As far as the front door goes, guests will understand if you keep it locked. Doors tend to stay open longer than usual as a family arrives and the meet and greet goes on for more than a minute or so.

Pro tip: Designate a “doorman” to usher the guests in and close the door.

Ask guests to keep their purses and bags off the floor or low-lying surfaces.

Personal items like medications or xylitol-containing candy and gum are dangerous to pets.

Dogs love to poke their noses into bags — and cats love to knock pill vials or other snack items off bedside tables so your dog can eat them.

Ask guests to be careful with the garbage.

They shouldn’t keep trash receptacles uncovered — or try to “help” by taking the trash out and leaving a plastic bag on the back porch.

Veterinarians get so many emergency calls over the holidays that “the dog got into the trash.”

Ask guests not to disturb pets who are in their private space.

Non-animal people and particularly children may not understand that a pet’s bed is their castle. Tell everyone not to bother a pet when they’re in their “lair.”

Don’t let children play in the pet’s bed or crate at any time.

Keep guest rooms off limits to pets, if possible.

Unfortunately, some pets think the guest bed is their bed and may guard it. So shut off guest rooms to pets, if possible.

Company might leave their medications where a pet can get them or have food in open suitcases. Your dog might recognize a shoe as “foreign” and chew it, or your cat might mark (urinate) on a strange pile of clothing.

By: Justin Snow
Let guests know not to feed your pets. Photo: Justin Snow

Part 6: Final Thoughts on Holiday Pet Safety

Let’s face it: The holidays are stressful for you, your guests and your pets.

Safety is the big message here. Many pitfalls can be avoided by being more mindful of common hazards, but accidents are going to happen.

Yes, following all those holiday pet safety tips above is hard work. But in honor of this season, let’s all take a moment and be thankful for those unique and loving creatures who give us unconditional love every day: our pets.

Our pets are thankful for all the good care and love you give them, too.

This holiday season, be sure to give your pets what they crave: security, routine, continuity and attention.

And when your guests are gone, you can give thanks that your relatives don’t live with you, and snuggle up with your favorite family members: the fuzzy ones.

“Petsgiving”

November is a thankfulness, gratefulness, “feelgoodness” kind of month.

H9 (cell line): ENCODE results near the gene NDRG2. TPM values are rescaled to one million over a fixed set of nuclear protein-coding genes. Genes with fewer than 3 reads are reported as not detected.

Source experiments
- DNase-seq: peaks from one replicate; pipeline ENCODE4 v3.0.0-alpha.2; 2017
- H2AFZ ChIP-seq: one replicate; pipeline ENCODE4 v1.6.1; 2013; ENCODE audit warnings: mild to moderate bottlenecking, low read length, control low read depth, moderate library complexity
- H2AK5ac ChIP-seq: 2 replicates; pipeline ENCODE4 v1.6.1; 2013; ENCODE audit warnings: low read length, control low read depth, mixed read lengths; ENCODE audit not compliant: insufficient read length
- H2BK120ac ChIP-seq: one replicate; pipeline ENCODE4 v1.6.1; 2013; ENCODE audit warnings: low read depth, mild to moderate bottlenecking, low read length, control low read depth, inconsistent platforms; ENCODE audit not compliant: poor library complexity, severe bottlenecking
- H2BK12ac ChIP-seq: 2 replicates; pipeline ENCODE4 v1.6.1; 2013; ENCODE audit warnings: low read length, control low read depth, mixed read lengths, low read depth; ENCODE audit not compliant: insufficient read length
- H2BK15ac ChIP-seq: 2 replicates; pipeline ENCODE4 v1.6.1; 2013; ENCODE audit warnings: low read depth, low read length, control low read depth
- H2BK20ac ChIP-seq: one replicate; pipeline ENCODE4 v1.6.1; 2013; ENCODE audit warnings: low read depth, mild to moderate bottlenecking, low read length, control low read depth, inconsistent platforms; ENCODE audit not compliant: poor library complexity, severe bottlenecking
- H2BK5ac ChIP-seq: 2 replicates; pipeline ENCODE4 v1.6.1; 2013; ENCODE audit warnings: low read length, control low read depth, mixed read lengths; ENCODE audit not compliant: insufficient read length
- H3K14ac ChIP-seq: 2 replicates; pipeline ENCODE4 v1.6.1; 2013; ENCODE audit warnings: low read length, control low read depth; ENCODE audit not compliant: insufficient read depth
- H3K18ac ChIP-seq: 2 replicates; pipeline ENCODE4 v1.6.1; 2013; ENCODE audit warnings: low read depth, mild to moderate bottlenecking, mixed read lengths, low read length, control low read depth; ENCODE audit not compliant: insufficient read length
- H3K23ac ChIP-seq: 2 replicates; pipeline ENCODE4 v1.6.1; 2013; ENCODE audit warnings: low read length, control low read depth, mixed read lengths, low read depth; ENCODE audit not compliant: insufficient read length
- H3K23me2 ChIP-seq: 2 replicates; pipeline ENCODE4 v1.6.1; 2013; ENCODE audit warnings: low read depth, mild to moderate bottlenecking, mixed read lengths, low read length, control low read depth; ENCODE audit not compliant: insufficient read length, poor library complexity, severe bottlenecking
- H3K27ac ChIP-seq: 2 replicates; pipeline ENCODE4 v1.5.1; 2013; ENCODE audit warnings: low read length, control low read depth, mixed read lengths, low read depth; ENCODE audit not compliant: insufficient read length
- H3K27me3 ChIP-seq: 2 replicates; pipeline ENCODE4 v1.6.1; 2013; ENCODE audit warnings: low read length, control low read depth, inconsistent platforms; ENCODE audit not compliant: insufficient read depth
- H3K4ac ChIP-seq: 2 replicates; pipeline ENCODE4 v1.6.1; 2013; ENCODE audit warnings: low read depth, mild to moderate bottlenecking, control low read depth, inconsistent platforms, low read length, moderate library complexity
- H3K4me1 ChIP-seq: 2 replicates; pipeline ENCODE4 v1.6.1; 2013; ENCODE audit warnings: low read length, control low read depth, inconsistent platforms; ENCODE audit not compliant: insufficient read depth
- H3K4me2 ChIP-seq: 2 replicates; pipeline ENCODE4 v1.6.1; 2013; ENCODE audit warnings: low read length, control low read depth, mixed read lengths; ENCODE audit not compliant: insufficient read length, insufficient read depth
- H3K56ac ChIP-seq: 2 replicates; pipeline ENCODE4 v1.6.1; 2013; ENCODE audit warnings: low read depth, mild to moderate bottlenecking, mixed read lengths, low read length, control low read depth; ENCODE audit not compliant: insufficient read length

I, for one, am grateful to be a veterinarian and honored to have had many, many animals in my home and under my care.

P is for my Pets and Patients.

Every day that I come home to a licking, jumping, happy, barking or meowing friend, my soul is lifted. After a day of helping ailing pets and feeling their thankfulness, I am grateful for veterinary medicine and the love animals have given me.

E is for a pet’s Essence: love and affection.

On any given day, world politics may upset you, a human may have treated you poorly or you’ve run into some bad luck, timing or car trouble.

And then you can go home to your animals who give you unconditional love and affection. They love you if you’re cranky. They love you if you’re tired. They love you if you’re happy. They love you if you’re sad.

To them, it’s not a good or a bad day. It’s your day to be with them, and they love you for it.

T is for Time with our pets.

Whether you’re walking with your dog on any day, rain or shine, sun or snow; snuggling up with 2 dogs and 3 cats on an old sofa; or watching your bunny dance about, your guinea pigs dive into their veggies or your bird talking to you from the other room, the time we spend with our pets is precious.

They know it, and we know it.

S is for the Sanity our pets bring us.

Yes, sanity! If you have lost it during a difficult day, look to those fabulous animals of yours and center yourself.

They give us a new perspective on life, bringing with them the calming power of joy and love.

Giving.

They give us so much. I really have no words to describe what our pets give to us. If you do, give them in the comments below — I’d love to read how your pets make you feel.

And if you have any holiday pet safety tips that weren’t mentioned above, share those in the comments, too.

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This expert guide to holiday pet safety was written by a veterinarian, Dr. Debora Lichtenberg, VMD, with contributions from Dr. Pippa Elliott, BVMS, MRCVS. It was last reviewed Nov. 20, 2018.

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Dr. Debora Lichtenberg, VMD

View posts by Dr. Debora Lichtenberg, VMD
Dr. Debora Lichtenberg, VMD, is a small animal and exotics veterinarian who has split her time between a veterinary practice in Pelham, Massachusetts, and her studio in New York City. Dr. Lichtenberg is a graduate of the University of Pennsylvania School of Veterinary Medicine with 30 years of experience. Her special interests are soft tissue surgery and oncology.